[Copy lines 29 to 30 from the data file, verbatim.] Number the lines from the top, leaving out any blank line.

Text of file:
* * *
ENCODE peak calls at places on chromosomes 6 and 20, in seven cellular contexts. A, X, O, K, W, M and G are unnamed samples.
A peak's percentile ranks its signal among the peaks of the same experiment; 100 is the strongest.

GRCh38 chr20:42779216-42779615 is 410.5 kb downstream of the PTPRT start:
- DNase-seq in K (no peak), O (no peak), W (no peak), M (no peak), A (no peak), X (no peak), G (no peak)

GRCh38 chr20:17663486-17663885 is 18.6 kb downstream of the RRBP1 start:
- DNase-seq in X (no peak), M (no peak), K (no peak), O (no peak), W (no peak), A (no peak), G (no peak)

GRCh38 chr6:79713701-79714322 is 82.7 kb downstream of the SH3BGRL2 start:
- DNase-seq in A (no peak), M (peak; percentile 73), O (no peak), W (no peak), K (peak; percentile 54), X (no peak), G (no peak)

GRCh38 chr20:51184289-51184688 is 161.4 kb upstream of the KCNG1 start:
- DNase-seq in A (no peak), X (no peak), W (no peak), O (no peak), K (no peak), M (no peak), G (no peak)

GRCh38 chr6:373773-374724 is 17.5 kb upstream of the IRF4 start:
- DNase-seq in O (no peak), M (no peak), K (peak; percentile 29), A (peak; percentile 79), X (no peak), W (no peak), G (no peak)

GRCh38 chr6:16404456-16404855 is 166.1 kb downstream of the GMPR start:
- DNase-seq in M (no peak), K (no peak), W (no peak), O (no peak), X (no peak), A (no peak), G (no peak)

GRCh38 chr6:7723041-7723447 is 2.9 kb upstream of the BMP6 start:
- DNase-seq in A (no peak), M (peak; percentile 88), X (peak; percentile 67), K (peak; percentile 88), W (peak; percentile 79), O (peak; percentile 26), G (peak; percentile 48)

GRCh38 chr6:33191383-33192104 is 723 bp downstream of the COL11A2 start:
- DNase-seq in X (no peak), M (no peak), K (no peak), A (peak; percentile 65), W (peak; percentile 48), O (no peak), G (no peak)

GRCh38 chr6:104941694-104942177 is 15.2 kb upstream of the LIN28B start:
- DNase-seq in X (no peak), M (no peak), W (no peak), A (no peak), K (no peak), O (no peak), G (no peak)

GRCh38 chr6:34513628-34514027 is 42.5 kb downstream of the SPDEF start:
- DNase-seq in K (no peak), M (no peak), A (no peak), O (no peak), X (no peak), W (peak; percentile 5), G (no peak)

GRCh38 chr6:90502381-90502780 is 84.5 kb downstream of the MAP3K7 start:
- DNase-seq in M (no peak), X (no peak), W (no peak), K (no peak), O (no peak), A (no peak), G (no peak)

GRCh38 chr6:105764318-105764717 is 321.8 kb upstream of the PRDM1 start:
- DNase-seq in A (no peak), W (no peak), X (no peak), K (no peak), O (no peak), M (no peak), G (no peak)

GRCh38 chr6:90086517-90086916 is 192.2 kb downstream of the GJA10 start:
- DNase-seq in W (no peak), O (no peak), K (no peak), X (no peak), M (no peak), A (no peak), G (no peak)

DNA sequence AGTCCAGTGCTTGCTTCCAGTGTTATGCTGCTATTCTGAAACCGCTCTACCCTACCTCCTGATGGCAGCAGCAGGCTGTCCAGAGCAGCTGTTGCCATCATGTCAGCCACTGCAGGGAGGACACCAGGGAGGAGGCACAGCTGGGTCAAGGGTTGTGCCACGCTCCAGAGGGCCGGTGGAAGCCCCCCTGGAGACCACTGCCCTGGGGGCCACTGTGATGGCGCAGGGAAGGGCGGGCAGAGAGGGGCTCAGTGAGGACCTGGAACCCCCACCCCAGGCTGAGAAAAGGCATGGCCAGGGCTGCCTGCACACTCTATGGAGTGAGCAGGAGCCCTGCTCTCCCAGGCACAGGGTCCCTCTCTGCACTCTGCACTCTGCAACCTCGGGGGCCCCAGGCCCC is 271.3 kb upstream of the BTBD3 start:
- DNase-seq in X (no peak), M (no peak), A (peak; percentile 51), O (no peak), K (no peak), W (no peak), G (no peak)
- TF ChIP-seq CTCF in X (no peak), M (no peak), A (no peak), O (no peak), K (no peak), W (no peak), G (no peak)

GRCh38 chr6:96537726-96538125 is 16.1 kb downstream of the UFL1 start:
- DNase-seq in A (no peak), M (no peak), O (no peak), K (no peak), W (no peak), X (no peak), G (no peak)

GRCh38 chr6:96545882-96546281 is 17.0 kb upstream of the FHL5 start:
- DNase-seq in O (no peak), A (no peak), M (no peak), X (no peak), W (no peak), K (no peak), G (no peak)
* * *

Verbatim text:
DNA sequence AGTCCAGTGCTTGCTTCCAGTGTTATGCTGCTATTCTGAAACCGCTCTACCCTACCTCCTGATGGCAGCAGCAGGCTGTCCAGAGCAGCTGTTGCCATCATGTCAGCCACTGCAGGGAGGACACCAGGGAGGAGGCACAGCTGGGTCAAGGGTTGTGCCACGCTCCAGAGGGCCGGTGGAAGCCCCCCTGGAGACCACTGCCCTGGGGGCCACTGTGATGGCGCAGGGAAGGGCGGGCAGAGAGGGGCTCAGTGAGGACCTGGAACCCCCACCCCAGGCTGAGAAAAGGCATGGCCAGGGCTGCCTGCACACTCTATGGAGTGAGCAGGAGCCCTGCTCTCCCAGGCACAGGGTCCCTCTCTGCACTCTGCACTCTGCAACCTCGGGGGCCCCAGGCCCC is 271.3 kb upstream of the BTBD3 start:
- DNase-seq in X (no peak), M (no peak), A (peak; percentile 51), O (no peak), K (no peak), W (no peak), G (no peak)